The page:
The unnamed narrator of Hari Kunzru’s cerebral novel is an essayist struggling to write a book on the self in Romantic poetry. On a fellowship at a research institute in Berlin, the narrator binge-watches a violent police show. The book spins off into a twisted tale about Counter-Enlightenment philosophy, memories of Stasi-ruled East Germany, the alt-right, and the insidious hedging of racist and conspiratorial thinking, with flippancy and humour. Knowingly highbrow, Kunzru is a consummate storyteller and has composed one of this year’s coolest, but quietly menacing, novels.
Scribner, 304pp, £14.99
Spirit of Place
Susan Owens’ enlightening study of the way writers and artists have shaped our view of the landscape draws on sources as varied as St Cuthbert and Beowulf, Coleridge and WG Sebald. It was their various imaginative responses to the natural world – from fear to wonder to intimations of the numinous – that gave the countryside an emotional heft beyond the practicalities of topography. Owens tracks our changing perceptions of the character of land: if farmers and landowners have changed what we see, so have writers and artists.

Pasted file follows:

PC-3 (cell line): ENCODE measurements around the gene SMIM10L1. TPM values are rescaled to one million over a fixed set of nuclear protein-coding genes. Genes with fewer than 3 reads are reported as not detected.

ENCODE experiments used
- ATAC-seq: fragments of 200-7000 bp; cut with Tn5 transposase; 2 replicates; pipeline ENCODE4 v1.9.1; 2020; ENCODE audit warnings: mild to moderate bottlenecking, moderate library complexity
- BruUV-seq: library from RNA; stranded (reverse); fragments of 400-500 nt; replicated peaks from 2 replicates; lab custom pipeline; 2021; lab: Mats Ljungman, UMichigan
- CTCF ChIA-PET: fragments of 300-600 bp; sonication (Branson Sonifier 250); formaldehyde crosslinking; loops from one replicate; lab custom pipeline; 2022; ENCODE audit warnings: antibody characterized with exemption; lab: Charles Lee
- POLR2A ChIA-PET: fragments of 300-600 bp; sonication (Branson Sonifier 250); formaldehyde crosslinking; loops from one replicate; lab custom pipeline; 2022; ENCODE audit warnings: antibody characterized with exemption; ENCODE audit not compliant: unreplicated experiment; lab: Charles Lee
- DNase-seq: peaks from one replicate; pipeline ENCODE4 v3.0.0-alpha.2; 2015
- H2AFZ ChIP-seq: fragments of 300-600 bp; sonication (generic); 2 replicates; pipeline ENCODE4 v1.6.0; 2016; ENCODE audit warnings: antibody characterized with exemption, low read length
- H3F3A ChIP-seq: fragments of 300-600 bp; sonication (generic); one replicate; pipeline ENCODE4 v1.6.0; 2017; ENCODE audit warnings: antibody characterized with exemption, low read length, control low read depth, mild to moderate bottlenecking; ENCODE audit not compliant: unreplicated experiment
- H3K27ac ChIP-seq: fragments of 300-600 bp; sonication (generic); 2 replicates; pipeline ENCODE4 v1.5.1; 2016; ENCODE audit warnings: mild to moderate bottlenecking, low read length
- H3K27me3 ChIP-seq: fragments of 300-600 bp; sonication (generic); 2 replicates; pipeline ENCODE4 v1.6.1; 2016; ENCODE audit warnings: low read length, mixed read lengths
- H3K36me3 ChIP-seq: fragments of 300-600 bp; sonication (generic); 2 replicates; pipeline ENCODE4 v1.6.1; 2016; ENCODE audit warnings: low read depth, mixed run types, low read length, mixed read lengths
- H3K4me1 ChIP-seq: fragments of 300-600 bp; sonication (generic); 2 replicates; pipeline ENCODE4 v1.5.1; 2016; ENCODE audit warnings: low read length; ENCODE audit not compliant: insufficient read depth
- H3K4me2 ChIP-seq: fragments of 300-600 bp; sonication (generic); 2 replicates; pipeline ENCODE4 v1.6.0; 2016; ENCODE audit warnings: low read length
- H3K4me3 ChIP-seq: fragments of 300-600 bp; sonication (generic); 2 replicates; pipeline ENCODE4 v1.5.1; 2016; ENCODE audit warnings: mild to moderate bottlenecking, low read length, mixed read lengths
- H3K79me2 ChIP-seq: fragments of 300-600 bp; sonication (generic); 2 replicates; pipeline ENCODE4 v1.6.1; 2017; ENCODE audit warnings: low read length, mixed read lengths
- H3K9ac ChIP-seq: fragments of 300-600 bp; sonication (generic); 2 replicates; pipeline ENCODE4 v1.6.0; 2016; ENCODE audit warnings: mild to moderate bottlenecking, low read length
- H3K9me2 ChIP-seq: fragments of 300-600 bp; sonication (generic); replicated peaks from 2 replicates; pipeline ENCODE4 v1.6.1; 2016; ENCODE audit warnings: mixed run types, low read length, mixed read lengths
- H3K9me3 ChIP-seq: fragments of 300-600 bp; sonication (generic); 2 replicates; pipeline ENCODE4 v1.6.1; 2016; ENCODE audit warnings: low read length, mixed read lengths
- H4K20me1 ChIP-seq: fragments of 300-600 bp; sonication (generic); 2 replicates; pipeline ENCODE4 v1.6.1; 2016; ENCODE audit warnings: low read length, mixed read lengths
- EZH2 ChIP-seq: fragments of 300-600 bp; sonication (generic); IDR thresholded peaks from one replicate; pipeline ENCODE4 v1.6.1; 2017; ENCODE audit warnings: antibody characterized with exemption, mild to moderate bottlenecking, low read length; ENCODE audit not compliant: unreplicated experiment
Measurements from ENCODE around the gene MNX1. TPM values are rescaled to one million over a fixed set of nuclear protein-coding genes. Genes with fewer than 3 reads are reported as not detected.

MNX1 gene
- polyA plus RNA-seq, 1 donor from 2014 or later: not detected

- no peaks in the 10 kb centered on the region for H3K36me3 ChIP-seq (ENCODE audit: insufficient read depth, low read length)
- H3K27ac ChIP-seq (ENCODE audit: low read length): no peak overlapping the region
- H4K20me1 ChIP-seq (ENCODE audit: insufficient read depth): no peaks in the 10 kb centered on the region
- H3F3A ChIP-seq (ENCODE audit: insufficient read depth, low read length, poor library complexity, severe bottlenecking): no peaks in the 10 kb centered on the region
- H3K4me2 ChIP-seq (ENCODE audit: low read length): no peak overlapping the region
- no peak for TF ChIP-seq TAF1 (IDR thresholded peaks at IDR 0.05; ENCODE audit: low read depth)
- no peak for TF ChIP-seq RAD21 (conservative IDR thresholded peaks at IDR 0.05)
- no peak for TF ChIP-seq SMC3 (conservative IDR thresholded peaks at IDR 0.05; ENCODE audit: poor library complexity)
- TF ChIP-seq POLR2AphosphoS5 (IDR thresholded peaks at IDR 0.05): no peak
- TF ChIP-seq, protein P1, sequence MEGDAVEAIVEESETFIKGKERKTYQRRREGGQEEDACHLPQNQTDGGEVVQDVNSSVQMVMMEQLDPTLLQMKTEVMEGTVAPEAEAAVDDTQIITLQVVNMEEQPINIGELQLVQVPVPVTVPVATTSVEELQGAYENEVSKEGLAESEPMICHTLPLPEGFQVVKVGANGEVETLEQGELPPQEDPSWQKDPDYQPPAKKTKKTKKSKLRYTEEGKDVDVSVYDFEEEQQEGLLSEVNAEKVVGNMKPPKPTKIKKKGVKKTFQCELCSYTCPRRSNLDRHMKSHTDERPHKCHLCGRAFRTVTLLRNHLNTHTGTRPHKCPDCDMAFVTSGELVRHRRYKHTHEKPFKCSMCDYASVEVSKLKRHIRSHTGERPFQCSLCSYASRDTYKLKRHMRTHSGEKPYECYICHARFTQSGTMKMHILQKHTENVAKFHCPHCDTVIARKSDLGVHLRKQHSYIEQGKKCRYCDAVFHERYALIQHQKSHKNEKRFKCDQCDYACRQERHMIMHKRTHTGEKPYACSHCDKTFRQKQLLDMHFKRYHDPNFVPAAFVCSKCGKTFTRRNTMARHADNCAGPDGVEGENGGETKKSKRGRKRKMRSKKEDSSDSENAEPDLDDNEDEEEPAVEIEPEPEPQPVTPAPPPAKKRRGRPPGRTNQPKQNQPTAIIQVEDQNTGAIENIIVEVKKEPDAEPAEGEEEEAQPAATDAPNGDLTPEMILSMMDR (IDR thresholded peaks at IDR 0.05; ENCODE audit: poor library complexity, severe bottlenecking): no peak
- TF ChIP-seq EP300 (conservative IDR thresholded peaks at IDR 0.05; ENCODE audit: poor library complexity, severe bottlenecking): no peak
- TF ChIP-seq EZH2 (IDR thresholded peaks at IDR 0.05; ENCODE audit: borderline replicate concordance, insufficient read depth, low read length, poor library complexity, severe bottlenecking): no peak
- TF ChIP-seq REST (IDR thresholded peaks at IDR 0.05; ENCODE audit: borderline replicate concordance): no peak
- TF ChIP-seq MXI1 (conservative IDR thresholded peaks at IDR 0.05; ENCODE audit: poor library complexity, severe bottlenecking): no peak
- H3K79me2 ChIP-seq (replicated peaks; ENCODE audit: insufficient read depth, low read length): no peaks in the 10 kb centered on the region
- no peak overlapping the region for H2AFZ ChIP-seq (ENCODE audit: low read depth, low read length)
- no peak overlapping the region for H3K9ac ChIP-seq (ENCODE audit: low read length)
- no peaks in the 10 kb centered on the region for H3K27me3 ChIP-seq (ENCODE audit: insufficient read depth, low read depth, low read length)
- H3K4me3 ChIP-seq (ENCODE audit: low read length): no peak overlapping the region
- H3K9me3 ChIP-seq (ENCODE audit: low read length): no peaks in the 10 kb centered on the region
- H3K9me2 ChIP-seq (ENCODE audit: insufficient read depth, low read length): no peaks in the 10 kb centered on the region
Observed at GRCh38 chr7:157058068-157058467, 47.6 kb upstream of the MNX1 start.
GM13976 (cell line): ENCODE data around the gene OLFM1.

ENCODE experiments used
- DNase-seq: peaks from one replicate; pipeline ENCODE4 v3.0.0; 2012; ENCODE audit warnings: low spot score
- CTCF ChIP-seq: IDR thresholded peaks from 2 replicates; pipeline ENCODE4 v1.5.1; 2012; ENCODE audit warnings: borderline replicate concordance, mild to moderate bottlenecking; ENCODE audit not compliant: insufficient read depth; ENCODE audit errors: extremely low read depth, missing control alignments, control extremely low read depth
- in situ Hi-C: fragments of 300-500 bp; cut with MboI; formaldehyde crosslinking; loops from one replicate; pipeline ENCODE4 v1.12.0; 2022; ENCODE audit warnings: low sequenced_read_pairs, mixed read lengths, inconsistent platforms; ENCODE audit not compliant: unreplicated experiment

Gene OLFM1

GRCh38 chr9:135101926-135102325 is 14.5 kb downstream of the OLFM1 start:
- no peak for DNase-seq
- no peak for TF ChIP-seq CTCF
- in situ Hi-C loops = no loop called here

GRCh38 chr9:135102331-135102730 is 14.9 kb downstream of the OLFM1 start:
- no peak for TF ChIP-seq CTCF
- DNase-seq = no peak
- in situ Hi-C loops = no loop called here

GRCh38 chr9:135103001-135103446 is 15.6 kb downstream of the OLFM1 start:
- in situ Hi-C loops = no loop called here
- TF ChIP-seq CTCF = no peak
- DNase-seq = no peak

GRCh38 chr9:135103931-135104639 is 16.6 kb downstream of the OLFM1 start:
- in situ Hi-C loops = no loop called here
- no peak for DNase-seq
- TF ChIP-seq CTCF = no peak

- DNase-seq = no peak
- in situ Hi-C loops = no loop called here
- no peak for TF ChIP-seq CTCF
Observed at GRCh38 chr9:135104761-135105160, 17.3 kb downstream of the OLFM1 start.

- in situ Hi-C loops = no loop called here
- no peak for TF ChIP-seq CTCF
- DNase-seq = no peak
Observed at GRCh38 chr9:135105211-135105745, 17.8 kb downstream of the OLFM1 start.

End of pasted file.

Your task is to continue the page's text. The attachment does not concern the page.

Thames and Hudson, 352pp, £25
Breasts and Eggs
Mieko Kawakami, translated by Sam Bett and David Boyd
This novel by the bestselling Japanese author paints a striking portrait of contemporary working-class womanhood. Mieko Kawakami expertly juxtaposes the universal but rarely discussed mundanities of being a woman – sticking sanitary towels into knickers, using cold water to rinse period blood out of sheets – with moments of unbearable tension. In one such scene, Makiko joins her daughter Midoriko in breaking eggs over her own forehead, the act a strange but emotional truce after months of Midoriko refusing to speak to her mother.
Picador, 432pp, £14.99
The War on the Uyghurs
Sean R Roberts
During the Chinese Communist Party (CCP)’s brutal suppression of Uighur Muslims in Xinjiang province up to two million have disappeared into concentration camps and re-education centres. The CCP claims it is eradicating Islamic extremism, but as Sean R Roberts shows, its real aim is to eliminate the Uighur people as an ethnic group. Roberts, associate professor at the Elliott School of International Affairs in Washington, DC, expertly reveals how the US-led war on terror provided Beijing with the rhetorical and practical cover for the world’s largest programme of mass imprisonment and surveillance.
Manchester University Press, 328pp, £20